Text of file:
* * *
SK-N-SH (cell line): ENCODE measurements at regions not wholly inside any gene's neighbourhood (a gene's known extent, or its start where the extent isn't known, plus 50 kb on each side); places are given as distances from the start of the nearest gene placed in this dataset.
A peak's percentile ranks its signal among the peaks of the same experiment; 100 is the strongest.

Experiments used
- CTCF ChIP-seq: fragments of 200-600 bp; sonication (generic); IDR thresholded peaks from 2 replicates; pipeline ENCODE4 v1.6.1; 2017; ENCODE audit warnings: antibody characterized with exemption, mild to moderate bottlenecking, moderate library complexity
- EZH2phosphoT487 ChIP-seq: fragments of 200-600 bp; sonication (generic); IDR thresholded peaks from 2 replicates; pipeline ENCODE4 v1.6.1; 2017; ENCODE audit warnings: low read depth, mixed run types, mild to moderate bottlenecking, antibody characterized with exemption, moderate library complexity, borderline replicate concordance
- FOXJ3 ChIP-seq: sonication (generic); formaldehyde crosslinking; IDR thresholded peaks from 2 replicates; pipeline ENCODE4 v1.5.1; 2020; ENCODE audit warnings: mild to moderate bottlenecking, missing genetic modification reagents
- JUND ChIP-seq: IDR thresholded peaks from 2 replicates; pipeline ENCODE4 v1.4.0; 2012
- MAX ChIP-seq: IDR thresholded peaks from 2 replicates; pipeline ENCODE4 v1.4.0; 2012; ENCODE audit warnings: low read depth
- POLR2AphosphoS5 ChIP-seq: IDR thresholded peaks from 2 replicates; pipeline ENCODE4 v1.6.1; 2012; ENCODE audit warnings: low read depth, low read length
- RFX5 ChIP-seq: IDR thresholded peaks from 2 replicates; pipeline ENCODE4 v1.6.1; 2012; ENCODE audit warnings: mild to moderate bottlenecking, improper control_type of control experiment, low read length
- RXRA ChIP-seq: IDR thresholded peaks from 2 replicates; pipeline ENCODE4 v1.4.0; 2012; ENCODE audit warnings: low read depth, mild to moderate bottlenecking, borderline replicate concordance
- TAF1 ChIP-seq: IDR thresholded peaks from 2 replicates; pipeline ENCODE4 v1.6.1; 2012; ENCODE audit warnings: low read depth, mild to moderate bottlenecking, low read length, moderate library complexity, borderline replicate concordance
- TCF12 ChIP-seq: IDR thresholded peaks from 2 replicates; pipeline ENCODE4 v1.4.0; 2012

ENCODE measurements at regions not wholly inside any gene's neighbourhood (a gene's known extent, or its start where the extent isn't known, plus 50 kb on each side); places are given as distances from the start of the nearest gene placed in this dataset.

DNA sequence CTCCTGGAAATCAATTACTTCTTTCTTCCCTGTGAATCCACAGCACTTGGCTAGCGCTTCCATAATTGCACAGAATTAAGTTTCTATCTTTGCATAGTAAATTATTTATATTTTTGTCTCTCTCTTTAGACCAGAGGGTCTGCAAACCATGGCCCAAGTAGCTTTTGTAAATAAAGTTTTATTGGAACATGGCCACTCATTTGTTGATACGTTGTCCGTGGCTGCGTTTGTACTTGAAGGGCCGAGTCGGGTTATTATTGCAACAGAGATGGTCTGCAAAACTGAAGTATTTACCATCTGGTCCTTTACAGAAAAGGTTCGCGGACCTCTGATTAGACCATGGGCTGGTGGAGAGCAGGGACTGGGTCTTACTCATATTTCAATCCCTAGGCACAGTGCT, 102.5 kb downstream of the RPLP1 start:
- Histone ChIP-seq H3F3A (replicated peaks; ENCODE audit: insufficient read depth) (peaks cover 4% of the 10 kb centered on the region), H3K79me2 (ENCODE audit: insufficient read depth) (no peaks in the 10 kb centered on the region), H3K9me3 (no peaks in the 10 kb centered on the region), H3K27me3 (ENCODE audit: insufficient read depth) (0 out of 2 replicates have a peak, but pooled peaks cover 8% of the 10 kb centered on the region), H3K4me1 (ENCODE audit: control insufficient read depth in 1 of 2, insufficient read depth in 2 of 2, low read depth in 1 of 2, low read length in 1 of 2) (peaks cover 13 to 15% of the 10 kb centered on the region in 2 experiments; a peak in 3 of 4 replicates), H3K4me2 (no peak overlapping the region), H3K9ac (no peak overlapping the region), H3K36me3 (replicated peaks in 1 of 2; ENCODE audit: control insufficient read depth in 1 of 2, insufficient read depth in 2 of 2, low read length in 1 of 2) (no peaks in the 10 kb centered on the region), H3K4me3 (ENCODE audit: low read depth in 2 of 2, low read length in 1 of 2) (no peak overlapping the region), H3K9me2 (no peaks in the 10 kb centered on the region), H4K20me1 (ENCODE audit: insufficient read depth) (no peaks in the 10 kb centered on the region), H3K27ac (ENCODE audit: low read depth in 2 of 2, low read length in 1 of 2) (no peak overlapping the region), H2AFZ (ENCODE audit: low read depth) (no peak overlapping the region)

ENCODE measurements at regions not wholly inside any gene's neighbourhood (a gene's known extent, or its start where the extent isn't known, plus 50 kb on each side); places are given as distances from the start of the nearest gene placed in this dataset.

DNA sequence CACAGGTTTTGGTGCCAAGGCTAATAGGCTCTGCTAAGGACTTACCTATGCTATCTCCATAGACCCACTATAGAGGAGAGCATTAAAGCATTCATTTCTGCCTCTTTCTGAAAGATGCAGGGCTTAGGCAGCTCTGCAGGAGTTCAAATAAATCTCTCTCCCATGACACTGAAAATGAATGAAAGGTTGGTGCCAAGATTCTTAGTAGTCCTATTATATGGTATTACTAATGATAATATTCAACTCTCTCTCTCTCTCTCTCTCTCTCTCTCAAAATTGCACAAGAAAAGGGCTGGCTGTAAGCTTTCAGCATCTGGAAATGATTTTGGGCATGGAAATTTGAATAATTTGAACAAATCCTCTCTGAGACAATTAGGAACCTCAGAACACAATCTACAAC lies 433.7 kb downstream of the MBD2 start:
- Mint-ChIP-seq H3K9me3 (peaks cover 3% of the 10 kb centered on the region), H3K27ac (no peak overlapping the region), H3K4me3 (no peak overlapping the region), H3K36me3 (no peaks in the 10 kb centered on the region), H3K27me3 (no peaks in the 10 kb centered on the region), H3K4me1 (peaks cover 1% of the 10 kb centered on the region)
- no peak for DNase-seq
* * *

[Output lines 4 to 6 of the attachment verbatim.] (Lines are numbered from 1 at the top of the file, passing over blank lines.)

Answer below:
- CTCF ChIP-seq: fragments of 200-600 bp; sonication (generic); IDR thresholded peaks from 2 replicates; pipeline ENCODE4 v1.6.1; 2017; ENCODE audit warnings: antibody characterized with exemption, mild to moderate bottlenecking, moderate library complexity
- EZH2phosphoT487 ChIP-seq: fragments of 200-600 bp; sonication (generic); IDR thresholded peaks from 2 replicates; pipeline ENCODE4 v1.6.1; 2017; ENCODE audit warnings: low read depth, mixed run types, mild to moderate bottlenecking, antibody characterized with exemption, moderate library complexity, borderline replicate concordance
- FOXJ3 ChIP-seq: sonication (generic); formaldehyde crosslinking; IDR thresholded peaks from 2 replicates; pipeline ENCODE4 v1.5.1; 2020; ENCODE audit warnings: mild to moderate bottlenecking, missing genetic modification reagents